From there, watching a horror movie at Halloween became a staple in our house. After trick or treating, my family would all sit down and watch a scary movie. These were my formative, pre and post puberty years. For the first few movie nights, my mother would be sure to grab at me during every scary scene and cover my eyes, saving me from the horrors presented. The problem with that is that all it does is flexes your imagination. I saw the build up to the scare, and now I’m in the dark but can still hear the musical cues and the jolts as people jump in the room. But I’m completely in the dark, unable to see what is eliciting that response. Naturally, I didn’t see what Michael Meyers did in that moment, I didn’t see what Jack Torrence did, nor did I see what Ghostface did in Scream. I just heard it, so in that dark space between the TV and my mother’s hand, I created my own scares. In that dark place, I searched a deep place to find my own horrors, things that may have been beyond the filmmakers.
1999 was the early days of the internet and people didn’t really understand how powerful a tool it could be to virally market something. Enter The Blair Witch Project. I was 14 at the time, and staying at my cousin’s place in Langley BC. Somehow, he had acquired two tickets to a pre-release midnight screening of the film. I knew nothing about it so we took to the Internet and found a website claiming this was real footage of these students, that they actually went missing. Not believing the Internet to be a place where people lied, I took the bait and we showed up for our screening completely unaware of what we were about to see. This was my first experience with viral marketing and I was totally taken by it. I watched that film to its conclusion, completely convinced that there was a witch in the Maryland woods, and these teenagers found it. We went home that night and I was so scared by the experience that I cried myself to sleep.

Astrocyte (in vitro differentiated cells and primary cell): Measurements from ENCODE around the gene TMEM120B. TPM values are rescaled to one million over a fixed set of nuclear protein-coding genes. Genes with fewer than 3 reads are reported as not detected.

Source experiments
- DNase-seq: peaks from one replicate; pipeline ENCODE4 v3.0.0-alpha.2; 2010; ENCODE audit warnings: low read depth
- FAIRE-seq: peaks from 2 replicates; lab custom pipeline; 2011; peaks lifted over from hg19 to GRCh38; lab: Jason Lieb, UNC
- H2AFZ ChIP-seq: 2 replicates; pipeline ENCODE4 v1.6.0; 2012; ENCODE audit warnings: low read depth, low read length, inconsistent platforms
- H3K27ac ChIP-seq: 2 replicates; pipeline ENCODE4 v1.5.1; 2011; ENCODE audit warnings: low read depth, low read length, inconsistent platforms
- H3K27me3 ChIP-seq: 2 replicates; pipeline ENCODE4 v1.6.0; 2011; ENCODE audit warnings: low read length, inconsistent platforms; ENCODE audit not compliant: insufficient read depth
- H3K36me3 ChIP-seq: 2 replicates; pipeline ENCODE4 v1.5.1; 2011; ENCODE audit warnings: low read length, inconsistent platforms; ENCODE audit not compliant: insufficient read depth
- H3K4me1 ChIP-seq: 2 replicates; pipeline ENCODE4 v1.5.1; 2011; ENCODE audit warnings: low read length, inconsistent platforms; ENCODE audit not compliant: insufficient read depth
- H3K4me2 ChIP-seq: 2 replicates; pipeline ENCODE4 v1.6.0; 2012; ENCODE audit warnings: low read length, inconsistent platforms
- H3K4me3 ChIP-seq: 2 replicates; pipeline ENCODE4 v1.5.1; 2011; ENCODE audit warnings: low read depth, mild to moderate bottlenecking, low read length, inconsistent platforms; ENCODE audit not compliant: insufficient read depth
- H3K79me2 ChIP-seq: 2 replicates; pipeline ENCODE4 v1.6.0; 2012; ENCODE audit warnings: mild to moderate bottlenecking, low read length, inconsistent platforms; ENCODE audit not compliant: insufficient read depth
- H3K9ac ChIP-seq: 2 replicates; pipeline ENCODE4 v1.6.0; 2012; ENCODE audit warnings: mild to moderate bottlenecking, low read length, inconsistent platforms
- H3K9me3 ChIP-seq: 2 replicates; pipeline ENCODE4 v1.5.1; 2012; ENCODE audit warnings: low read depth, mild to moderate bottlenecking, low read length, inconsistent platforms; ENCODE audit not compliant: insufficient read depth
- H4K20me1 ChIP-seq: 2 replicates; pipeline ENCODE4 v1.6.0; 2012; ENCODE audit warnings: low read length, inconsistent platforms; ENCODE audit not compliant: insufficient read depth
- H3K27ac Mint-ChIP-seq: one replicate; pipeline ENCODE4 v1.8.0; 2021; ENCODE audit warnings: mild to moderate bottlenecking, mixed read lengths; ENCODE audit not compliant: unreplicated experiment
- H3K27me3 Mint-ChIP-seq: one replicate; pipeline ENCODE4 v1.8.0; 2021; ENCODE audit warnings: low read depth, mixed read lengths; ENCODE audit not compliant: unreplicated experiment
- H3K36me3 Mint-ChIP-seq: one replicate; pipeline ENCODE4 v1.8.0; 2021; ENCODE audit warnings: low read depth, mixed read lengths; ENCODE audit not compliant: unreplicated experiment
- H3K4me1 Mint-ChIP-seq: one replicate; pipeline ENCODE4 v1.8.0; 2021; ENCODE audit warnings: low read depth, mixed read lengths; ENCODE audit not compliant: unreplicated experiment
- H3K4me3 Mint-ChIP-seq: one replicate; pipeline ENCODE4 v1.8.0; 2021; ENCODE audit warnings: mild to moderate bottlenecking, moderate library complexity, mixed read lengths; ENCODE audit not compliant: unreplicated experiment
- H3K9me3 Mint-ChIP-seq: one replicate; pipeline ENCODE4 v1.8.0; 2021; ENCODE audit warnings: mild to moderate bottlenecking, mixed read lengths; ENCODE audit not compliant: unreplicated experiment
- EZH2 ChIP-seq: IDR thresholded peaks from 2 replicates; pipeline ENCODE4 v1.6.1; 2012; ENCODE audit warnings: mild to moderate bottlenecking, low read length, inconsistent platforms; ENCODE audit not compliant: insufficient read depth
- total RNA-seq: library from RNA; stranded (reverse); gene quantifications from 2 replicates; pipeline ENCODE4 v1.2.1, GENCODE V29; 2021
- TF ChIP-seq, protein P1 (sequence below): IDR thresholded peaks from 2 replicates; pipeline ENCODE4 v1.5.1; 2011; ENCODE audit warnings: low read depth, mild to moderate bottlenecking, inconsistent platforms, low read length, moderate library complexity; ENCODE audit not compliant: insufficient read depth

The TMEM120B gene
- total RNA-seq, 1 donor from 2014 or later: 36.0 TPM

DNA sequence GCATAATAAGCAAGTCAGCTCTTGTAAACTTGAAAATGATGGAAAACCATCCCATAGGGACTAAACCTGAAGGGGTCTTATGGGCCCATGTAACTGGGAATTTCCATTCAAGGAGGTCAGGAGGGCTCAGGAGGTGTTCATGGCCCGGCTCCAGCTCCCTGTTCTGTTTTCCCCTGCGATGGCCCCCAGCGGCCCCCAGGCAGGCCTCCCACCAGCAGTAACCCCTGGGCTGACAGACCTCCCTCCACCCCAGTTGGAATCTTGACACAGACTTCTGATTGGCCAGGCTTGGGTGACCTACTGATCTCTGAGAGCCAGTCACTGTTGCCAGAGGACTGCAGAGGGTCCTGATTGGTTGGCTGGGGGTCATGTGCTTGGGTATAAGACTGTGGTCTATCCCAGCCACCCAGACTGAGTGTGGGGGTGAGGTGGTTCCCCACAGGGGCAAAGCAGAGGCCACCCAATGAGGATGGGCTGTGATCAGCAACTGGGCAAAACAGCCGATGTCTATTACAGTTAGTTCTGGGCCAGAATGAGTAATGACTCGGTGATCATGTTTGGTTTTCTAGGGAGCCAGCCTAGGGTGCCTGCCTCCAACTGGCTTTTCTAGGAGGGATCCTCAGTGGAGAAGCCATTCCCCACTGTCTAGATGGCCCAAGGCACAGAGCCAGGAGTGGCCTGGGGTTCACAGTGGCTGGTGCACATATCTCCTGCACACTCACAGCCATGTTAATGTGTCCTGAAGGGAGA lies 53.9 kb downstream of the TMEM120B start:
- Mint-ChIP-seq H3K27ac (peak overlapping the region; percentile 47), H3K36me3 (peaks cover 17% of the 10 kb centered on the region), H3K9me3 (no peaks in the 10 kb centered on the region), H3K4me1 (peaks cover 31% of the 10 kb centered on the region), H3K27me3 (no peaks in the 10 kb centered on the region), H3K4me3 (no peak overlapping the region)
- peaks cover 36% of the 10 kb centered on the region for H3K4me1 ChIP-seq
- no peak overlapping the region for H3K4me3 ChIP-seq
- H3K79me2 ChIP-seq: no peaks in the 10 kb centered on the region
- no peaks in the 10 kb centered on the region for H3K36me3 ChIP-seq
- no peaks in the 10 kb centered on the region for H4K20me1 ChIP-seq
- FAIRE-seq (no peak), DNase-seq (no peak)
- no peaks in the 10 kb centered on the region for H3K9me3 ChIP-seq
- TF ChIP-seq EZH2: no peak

That kind of viral marketing was never really able to be captured again until 2007 when Paranormal Activity started shaking the internet. Instead of showing footage from the film, the ads all showed people in their seats at the theaters, their eyes glowing from the night vision mode on the camera. Instead of seeing the scares in the trailer, you saw the reaction to the scares. Clearly - this film was terrifying. And it was. I saw it alone when it came out in wide release and when I went home that night, I was completely shaken by it. It’s one thing to go out into the woods in search of something scary - it’s an entirely different thing when the scares come to you in your own home. Worse yet, is that they do it while you’re sleeping, when you’re at your most vulnerable. Suddenly even the most cozy domestication is perverted by these supernatural forces making you question every noise your house makes. It was this fear that started the gears in my head, even if I didn’t know it yet.